- Author: Kathy Keatley Garvey
We love looking at insect images.
Drum roll...the winning images for the Entomological Society of America's Photo Salon, a global competition, have just been announced. They will be shown at the ESA's meeting, Nov. 15-18 in Minneapolis, Minn. (The ESA theme this year is "Synergy in Science: Partnering for Solutions.")
You can see the list of winners and their images here: http://www.peoriacameraclub.com/Steve/Html/sect_1.htm
You'll see the best of show, a stunning butterfly image taken in Croatia. You'll see pests, prey, and predators. You'll see insects having a "happy meal." You'll see bug porn, or insects love caught in the act of reproducing more of the critters we love to shoot. You'll see insects you've never seen before--and probably will never see again.
They're spectacular. They're awe-inspiring. They're amazing.
As an aside, two of my photos were selected for the Photo Salon: One is of a bee fly that I titled "Pollen Power" and the other of two praying mantids ("Giddy Up").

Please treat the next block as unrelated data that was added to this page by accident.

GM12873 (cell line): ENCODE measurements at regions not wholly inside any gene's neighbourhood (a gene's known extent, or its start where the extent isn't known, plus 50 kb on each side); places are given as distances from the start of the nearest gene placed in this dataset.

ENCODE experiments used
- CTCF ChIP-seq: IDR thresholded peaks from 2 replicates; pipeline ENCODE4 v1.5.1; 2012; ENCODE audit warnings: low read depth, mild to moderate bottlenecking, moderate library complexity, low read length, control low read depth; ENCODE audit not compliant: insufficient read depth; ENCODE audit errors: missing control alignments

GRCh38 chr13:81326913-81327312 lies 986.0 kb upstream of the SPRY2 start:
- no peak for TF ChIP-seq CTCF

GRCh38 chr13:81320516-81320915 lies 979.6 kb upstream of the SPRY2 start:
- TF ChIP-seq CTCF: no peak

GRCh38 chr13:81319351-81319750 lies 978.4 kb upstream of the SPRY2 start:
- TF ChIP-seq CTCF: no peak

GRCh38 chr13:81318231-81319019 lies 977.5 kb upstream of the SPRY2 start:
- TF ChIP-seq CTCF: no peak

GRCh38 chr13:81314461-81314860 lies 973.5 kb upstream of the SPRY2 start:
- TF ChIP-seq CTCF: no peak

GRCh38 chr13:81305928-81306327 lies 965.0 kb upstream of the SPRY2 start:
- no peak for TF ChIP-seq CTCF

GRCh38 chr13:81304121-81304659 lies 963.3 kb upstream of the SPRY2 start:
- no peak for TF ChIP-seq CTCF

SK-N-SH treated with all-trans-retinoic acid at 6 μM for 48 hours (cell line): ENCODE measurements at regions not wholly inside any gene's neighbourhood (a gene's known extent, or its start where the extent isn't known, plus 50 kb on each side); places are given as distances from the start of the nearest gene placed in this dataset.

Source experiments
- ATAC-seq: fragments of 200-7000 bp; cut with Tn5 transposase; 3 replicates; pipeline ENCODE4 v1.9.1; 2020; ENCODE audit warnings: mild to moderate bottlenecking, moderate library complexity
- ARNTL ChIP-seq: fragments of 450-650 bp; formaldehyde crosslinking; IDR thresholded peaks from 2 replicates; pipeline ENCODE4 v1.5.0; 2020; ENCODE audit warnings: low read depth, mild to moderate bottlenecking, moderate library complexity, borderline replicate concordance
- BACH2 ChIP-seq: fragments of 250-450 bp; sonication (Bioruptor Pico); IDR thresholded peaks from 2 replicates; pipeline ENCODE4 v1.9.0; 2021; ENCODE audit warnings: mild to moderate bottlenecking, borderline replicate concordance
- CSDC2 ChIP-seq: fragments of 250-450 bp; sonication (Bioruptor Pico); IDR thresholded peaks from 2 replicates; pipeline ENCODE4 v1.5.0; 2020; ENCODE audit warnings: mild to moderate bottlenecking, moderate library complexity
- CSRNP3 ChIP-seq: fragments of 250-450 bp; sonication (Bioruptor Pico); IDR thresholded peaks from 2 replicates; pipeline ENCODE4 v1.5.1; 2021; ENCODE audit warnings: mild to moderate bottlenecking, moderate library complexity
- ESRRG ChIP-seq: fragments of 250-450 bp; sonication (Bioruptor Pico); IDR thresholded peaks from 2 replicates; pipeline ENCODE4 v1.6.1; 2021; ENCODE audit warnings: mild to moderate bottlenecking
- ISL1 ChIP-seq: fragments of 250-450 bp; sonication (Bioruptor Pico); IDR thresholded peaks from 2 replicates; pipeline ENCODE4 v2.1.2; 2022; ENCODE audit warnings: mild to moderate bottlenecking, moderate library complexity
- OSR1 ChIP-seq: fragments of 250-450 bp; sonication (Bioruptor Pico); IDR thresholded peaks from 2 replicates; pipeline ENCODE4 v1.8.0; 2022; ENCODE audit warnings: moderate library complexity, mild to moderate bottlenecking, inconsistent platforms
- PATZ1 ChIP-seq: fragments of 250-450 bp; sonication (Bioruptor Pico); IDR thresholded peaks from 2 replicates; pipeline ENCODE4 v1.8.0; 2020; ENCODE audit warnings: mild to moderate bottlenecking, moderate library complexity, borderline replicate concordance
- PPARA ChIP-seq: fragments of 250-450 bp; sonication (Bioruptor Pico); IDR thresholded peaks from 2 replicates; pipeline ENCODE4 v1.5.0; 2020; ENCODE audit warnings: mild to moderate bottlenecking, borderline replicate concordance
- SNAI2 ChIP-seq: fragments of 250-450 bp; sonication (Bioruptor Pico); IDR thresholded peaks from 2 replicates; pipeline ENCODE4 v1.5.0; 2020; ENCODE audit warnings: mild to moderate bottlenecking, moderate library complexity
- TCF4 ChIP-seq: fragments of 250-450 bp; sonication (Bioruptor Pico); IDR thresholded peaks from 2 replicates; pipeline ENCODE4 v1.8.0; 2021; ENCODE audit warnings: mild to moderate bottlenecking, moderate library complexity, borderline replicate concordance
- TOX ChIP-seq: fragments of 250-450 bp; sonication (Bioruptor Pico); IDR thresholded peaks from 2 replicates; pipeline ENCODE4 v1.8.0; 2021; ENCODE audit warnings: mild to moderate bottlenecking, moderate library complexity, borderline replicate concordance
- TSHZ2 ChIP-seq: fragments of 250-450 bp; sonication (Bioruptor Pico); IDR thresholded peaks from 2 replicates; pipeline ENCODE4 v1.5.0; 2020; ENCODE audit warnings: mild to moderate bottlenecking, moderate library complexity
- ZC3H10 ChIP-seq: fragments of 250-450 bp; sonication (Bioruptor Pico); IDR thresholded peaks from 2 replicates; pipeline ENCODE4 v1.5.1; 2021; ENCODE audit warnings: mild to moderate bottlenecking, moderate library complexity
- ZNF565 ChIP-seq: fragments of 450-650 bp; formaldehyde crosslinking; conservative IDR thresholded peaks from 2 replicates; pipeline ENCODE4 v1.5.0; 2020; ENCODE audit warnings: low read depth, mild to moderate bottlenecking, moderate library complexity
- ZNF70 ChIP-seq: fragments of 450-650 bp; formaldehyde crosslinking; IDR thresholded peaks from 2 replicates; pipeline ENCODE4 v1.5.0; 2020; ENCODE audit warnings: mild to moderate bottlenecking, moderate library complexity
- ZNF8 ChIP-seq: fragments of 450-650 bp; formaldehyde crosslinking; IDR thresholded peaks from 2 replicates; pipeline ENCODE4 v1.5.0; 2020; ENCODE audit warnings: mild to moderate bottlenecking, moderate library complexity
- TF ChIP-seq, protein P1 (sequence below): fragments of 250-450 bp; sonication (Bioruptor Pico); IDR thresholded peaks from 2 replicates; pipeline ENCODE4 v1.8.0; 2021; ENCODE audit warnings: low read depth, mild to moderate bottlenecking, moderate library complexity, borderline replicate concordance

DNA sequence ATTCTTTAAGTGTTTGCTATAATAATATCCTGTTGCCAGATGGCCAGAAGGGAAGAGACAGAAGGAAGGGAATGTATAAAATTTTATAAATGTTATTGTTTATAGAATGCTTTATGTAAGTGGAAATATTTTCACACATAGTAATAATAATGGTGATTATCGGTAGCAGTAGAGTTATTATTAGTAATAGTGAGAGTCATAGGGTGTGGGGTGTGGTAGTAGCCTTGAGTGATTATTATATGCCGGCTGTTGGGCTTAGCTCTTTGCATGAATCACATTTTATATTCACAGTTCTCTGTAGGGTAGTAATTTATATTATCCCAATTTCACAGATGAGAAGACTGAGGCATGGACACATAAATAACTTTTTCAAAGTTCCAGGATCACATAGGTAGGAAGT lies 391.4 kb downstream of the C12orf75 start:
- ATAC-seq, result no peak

Next year, you enter! Track that robber fly, follow that moth, and dash after that Blue Dasher. And don't forget the spiders. They're not insects, but arthropod images are also welcome in the Photo Salon competition.
If you want to learn more about macro photography, check out the Bug Shot Macro workshops at http://bugshot.net/. The instructors include noted insect photographers:
We attended the four-day workshop May 7-10, 2015 at Hastings Reserve, a biological field station owned and operated by the University of California, Berkeley. Texas-based Alex Wild and John Abbott and Oregon-based Thomas Shahan served as the instructors and shared their knowledge and research. By the way, Wild received his doctorate in entomology from UC Davis and recently moved from Illinois to be the curator of entomology in the College of Natural Sciences, University of Austin. Wild specializes in ants; Abbott, dragonflies; and Shahan, jumping spiders. But they, of course, focus on other arthropods, too.
It was an incredible four days. More will come.
Ready, set, focus! Oh, no, where did that yellow-faced bumble bee go?/span>